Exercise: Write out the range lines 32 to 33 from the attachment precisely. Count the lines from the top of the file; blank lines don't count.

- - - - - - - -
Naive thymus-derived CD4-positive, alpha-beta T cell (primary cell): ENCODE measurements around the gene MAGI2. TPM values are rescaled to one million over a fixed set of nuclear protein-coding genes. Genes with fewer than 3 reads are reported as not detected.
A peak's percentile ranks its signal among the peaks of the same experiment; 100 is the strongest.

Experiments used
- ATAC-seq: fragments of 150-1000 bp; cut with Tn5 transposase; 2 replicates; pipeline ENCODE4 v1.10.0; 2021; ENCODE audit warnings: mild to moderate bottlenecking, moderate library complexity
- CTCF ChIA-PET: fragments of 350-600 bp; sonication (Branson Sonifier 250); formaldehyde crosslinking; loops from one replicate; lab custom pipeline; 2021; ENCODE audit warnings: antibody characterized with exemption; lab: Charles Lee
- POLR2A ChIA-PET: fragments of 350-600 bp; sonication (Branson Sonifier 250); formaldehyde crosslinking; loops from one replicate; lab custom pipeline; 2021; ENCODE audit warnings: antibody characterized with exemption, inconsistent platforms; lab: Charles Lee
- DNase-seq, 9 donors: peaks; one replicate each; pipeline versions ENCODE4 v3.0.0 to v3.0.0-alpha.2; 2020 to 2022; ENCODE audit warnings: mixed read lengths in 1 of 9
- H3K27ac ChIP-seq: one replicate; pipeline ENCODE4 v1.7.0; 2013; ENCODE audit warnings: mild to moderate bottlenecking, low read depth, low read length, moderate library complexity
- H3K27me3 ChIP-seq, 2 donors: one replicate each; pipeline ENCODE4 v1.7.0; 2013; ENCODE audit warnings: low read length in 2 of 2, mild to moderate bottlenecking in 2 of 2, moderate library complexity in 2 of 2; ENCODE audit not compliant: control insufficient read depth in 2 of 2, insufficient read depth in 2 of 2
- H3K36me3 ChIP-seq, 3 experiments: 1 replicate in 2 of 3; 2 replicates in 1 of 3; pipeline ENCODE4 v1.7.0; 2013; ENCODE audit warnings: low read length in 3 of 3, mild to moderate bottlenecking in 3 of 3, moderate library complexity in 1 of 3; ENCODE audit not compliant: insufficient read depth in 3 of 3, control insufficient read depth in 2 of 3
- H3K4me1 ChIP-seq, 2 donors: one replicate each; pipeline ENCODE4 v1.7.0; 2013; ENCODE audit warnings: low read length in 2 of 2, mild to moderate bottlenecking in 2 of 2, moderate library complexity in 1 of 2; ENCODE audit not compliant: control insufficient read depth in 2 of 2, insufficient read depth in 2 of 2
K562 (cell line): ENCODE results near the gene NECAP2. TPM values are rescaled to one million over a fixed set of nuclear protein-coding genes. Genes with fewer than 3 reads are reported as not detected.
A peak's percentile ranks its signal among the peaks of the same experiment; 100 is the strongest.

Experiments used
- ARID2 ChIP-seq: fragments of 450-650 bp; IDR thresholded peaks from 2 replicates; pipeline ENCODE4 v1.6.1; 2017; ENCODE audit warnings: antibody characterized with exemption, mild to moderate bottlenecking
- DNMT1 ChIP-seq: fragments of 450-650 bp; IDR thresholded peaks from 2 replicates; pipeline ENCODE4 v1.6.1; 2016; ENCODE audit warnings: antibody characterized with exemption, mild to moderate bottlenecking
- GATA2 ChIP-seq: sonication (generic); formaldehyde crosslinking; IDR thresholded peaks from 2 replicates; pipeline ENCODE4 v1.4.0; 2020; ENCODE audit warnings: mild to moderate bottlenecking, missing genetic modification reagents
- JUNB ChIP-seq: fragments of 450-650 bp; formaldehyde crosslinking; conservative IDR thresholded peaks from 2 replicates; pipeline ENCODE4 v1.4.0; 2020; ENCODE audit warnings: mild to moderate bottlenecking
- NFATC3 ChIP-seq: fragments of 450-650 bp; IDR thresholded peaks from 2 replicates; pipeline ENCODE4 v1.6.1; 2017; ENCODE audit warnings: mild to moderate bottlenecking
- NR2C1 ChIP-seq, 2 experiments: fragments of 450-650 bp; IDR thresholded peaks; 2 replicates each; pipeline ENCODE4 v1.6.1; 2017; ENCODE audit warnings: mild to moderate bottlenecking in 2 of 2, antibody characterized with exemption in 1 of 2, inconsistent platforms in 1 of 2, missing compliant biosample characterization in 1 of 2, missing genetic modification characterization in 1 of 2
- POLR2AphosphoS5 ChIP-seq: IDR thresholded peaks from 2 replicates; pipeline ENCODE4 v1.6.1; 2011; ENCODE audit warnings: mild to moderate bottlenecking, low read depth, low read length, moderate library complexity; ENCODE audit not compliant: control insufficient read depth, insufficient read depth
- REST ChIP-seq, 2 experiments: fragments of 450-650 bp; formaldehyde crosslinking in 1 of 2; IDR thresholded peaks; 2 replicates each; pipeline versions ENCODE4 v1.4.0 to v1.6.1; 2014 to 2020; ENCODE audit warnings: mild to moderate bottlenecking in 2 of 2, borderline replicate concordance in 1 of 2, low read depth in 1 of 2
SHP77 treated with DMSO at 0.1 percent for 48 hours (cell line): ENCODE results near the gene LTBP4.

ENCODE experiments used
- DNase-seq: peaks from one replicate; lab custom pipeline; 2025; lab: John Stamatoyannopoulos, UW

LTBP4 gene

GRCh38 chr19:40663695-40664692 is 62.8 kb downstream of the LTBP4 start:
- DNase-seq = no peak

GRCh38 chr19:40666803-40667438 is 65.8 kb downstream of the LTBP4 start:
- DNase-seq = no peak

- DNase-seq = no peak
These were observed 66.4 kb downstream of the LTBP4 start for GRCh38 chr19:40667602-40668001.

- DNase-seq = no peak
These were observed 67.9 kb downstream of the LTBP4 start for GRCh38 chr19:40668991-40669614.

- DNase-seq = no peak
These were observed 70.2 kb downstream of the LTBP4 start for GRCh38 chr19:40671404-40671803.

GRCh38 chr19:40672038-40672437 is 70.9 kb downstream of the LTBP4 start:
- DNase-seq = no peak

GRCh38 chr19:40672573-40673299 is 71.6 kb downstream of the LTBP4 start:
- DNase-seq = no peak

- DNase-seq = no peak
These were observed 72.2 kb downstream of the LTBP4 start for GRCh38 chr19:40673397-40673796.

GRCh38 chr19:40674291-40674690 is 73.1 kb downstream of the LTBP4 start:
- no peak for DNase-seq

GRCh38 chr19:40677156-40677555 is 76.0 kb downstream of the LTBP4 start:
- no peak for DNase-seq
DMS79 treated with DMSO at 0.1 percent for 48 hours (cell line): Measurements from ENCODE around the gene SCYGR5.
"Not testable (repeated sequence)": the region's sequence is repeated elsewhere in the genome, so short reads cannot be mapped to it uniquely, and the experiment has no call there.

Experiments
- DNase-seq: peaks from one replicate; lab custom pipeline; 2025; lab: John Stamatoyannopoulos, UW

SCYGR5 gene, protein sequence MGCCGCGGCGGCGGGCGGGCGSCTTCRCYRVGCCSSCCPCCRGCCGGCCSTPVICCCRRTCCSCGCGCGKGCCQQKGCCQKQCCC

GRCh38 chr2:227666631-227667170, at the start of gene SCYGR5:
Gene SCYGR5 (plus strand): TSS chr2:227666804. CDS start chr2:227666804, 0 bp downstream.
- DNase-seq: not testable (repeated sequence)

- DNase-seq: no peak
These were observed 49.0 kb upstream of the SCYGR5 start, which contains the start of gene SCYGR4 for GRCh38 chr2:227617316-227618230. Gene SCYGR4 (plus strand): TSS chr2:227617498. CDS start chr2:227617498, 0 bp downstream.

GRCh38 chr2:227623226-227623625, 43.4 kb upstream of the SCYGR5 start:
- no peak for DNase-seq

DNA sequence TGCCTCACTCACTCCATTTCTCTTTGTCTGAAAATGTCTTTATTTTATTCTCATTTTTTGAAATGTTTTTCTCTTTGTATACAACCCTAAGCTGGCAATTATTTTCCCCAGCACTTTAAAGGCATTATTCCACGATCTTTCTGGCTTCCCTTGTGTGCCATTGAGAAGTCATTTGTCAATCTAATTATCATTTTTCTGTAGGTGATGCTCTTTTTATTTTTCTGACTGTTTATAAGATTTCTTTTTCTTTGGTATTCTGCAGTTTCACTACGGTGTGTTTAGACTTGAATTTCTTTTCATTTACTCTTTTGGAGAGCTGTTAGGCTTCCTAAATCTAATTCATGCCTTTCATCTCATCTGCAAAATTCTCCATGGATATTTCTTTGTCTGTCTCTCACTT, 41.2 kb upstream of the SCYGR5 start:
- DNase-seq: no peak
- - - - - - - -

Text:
These were observed 66.4 kb downstream of the LTBP4 start for GRCh38 chr19:40667602-40668001.

- DNase-seq = no peak